Treasured Beliefs

The Cleveland Museum of Art focuses on religious relics in its newest exhibit.
Griff Mann, the chief curator of the Cleveland Museum of Art, settles himself into a neon orange plastic chair in the institution's educational wing. It's a seat he knows quite well. Eighteen years ago, after graduating from Williams College in Massachusetts, Mann worked as an intern in the museum's educational department.

"In some ways, coming back here feels like a homecoming," he says. "In other ways, it feels like I'm working in an entirely new place."

When Mann arrived here in 1992, the museum was in the midst of a three-year project to revamp its Italian Renaissance art collection. When he returned in 2008, the museum was in the midst of overhauling its entire structure. Mann likes the idea of change. "It's a chance to rethink collections and the stories they tell," he says.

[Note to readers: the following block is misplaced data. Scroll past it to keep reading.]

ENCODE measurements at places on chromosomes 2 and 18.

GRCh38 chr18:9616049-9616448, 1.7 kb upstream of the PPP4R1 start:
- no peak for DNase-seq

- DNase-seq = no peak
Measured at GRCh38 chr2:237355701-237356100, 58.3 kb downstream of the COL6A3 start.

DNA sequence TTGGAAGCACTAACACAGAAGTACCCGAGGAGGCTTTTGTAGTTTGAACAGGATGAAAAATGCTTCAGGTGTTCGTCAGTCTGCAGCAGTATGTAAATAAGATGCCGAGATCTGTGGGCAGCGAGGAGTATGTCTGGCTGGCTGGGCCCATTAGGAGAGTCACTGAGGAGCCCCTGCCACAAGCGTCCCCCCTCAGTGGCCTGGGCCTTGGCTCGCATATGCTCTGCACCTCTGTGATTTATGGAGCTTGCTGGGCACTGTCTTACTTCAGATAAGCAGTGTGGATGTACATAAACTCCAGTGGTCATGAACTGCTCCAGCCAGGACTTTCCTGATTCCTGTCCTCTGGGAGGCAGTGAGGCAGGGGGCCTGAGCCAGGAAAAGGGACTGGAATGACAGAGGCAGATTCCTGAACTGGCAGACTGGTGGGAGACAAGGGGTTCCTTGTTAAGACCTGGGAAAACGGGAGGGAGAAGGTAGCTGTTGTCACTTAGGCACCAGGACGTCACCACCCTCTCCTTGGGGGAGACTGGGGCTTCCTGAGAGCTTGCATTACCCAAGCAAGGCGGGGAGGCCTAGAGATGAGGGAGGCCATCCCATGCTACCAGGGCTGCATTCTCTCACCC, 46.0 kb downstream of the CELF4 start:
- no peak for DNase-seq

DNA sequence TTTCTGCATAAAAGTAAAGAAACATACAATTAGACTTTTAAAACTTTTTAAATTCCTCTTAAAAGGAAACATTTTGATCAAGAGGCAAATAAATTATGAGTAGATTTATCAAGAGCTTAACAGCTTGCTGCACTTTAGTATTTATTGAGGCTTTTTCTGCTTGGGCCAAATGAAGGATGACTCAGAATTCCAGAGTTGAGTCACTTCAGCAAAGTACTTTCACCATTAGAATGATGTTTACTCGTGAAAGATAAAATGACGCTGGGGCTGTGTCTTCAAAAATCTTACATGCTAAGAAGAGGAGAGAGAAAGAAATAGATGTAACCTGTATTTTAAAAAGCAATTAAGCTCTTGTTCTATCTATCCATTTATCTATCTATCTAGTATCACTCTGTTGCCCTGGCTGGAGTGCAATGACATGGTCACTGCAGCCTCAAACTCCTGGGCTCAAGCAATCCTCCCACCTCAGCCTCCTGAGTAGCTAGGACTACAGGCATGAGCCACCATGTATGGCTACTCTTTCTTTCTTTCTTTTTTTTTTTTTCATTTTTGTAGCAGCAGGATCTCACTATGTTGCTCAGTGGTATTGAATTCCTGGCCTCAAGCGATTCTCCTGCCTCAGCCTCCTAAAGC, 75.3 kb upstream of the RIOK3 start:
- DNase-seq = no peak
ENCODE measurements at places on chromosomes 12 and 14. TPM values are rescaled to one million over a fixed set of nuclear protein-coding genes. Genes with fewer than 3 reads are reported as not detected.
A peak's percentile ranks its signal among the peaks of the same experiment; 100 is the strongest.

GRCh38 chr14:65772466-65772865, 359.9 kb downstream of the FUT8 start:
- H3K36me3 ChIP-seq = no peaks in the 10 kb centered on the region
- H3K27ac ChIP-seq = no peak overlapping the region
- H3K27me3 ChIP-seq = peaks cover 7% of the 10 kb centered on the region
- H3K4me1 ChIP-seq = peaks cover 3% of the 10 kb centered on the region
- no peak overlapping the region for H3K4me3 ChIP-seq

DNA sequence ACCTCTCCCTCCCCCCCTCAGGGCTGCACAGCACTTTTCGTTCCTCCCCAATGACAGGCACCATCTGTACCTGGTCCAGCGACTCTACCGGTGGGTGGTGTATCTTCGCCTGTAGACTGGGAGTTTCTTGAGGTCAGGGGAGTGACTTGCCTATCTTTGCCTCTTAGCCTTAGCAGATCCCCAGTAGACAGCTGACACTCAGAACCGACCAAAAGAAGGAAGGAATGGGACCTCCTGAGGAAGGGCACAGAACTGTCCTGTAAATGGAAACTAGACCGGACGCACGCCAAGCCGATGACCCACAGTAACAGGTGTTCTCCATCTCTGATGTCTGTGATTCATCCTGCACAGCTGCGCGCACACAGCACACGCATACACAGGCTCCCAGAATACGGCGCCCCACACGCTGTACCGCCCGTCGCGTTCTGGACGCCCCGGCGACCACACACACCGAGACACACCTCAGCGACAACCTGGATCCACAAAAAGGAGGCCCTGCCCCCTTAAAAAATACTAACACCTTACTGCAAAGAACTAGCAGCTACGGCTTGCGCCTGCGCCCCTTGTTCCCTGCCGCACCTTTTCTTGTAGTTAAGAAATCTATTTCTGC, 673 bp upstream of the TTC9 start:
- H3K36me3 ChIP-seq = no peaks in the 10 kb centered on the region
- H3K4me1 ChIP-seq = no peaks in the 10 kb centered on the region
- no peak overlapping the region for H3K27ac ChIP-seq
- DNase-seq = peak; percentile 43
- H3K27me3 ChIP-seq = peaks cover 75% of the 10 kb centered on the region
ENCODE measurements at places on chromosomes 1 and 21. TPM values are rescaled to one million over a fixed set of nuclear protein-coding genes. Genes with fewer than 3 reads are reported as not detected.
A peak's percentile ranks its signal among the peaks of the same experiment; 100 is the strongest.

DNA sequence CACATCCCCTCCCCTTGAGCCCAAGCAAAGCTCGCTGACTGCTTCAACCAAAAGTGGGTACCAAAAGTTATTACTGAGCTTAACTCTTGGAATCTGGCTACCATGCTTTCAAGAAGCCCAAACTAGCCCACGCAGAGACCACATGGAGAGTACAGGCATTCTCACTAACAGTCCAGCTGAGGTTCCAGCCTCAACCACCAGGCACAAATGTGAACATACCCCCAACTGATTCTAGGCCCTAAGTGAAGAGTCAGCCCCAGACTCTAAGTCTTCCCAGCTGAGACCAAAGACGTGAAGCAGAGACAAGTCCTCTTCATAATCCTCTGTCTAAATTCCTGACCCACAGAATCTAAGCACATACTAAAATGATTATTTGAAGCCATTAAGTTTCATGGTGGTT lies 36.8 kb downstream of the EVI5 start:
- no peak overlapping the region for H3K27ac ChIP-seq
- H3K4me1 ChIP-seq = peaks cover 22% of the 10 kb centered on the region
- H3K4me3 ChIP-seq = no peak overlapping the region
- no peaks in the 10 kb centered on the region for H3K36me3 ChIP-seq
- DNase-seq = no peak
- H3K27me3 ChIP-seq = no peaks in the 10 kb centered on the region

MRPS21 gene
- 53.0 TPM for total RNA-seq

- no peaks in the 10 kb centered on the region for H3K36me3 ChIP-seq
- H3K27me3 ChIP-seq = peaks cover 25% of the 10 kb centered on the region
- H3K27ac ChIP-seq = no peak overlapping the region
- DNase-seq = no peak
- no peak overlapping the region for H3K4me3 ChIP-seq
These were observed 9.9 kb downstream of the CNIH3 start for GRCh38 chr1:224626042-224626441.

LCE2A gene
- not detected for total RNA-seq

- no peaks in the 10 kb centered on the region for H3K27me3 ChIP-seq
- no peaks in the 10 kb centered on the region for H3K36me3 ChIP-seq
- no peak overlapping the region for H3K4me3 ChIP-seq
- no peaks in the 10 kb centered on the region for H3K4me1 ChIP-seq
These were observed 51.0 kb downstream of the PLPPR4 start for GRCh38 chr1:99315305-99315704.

One of the stories he's most excited for museum visitors to learn about is that of medieval art. "This is a period of time where the concept of art didn't really exist," Mann explains. "Art was embedded in the fiber of society in a way that is hard for us to comprehend."

Viewers can see a visual representation of this concept when Treasures of Heaven: Saints, Relics, and Devotion in Medieval Europe opens Oct. 17. All the pieces in the collection are carefully crafted with intricate detailing and stunning jeweled adornments — yet none of these pieces were constructed as mere acts of beauty. They were all built to glorify the holy sacraments they contained — including the ashes, bones and body parts of Christian saints.

The work, says Mann, was meant to connect people between our world and the underworld.


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